A loophole in Maryland gun-permit laws that allowed some convicted criminals to buy weapons was closed yesterday by the attorney general, who ordered the state police to apply both federal and state regulations in screening applications for firearms purchases.
The loophole was created in April when a Circuit Court judge ruled that the state police could not go beyond the scope of Maryland law in rejecting gun-purchase applications. The state law prohibits gun purchases by people convicted of crimes ranging from arson to murder, but does not cover as broad a spectrum of offenses as the federal statute.
Because of the judge's ruling, an assistant attorney general told the state police to stop applying the federal standards. As a result, 283 people convicted or indicted on criminal charges covered only by the federal law were issued permits to buy guns in Maryland.
After meeting yesterday with the state police superintendent, Attorney General J. Joseph Curran Jr. announced that legislation will be introduced next month in the General Assembly to close the loophole.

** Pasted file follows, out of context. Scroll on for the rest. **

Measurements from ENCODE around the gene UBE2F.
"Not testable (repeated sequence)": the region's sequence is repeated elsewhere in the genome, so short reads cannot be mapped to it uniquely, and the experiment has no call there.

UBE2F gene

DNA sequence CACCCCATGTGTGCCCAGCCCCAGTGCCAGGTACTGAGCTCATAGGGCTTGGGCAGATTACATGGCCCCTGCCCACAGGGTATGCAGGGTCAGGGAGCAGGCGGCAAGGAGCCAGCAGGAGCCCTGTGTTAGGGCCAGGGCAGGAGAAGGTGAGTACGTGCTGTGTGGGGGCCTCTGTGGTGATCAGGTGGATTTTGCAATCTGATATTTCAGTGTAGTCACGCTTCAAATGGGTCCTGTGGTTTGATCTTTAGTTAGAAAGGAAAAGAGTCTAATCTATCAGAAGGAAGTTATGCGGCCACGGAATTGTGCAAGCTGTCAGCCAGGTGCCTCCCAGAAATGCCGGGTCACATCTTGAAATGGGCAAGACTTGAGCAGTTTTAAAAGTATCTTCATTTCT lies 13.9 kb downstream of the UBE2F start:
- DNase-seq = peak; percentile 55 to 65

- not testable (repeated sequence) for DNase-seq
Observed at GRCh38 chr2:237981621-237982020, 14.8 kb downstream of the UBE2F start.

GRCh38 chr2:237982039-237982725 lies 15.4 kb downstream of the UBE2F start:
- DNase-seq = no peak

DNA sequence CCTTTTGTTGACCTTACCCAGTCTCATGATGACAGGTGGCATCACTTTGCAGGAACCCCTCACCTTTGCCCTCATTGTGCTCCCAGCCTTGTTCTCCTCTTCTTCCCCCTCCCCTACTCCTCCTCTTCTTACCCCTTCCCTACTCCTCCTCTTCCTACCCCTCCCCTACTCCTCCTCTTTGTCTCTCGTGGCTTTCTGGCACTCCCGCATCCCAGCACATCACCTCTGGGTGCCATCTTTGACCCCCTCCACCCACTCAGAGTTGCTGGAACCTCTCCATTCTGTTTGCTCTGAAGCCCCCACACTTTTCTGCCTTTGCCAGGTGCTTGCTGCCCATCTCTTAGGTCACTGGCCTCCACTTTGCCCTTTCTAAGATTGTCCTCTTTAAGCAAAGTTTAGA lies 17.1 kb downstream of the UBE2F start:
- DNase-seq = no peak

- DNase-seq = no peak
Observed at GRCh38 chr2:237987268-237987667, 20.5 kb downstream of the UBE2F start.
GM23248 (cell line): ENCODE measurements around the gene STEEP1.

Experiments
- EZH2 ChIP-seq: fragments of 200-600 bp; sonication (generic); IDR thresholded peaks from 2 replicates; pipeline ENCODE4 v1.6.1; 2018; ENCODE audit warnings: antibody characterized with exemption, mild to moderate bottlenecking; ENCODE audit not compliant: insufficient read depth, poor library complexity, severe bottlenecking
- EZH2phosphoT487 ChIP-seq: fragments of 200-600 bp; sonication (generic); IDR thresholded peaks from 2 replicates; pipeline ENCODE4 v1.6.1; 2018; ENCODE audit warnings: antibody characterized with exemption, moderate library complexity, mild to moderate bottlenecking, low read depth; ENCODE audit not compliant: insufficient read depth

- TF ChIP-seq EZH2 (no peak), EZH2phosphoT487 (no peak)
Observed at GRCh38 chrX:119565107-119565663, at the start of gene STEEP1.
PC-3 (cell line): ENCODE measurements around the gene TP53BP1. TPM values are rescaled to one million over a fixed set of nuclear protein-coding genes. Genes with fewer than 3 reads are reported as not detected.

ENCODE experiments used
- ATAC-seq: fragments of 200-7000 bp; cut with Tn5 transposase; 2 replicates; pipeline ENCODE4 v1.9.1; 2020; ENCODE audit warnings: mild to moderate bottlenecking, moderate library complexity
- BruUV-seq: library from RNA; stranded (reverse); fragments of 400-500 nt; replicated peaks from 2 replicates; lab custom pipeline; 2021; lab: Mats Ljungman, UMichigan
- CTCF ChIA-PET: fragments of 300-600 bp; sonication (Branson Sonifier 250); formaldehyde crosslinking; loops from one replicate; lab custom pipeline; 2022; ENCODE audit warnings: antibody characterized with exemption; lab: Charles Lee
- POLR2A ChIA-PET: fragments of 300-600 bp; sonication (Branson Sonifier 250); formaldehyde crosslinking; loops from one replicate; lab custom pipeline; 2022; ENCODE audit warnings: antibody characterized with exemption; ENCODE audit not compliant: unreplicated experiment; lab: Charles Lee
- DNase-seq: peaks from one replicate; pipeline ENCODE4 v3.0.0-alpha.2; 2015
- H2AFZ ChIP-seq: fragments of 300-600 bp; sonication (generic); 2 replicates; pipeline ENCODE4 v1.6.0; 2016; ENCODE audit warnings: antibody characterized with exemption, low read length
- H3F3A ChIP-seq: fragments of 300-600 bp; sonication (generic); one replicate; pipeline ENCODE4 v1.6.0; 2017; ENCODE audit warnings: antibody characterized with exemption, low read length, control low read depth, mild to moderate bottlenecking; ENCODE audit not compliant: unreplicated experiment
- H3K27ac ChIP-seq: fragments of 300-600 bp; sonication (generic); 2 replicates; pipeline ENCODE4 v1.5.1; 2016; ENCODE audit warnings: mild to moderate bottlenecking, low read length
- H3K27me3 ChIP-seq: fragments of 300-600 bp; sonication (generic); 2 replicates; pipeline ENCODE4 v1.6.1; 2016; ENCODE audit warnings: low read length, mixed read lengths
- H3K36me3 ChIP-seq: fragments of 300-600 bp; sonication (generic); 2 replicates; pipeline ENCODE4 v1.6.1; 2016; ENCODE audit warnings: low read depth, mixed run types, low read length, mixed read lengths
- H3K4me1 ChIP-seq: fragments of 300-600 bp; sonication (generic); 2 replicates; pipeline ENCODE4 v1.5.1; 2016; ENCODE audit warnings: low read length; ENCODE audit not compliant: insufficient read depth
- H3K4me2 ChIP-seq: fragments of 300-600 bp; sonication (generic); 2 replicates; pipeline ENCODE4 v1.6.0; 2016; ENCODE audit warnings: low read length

Legislation enacted in the next session would not take effect until July 1. In the interim, Mr. Curran said, the police will be instructed to act as if the loophole does not exist -- deciding gun applications on the basis of both state and federal statutes.
"We feel this is such an important issue that we intend to take anybody to court, or will defend our position any time in court that people not get a gun if they are ineligible under federal law.
"We're going to recommend changes in the form given out by dealers when you apply for a handgun that will make it crystal clear that you have to qualify under both laws. If the federal law prohibits a person from possessing a handgun unless they're qualified, it would be appropriate for us not to give that individual a gun."
Mr. Curran said the state is working with the federal Bureau of Alcohol, Tobacco and Firearms on getting back the guns that were sold to people who are not allowed to possess them under the federal law.
"It may well be a letter from the bureau or a letter from us that they're violating federal law and saying what the penalties are," Mr. Curran said.
The state police already have passed along to the federal bureau the names of the 283 gun buyers convicted or accused of offenses covered only by the federal statute.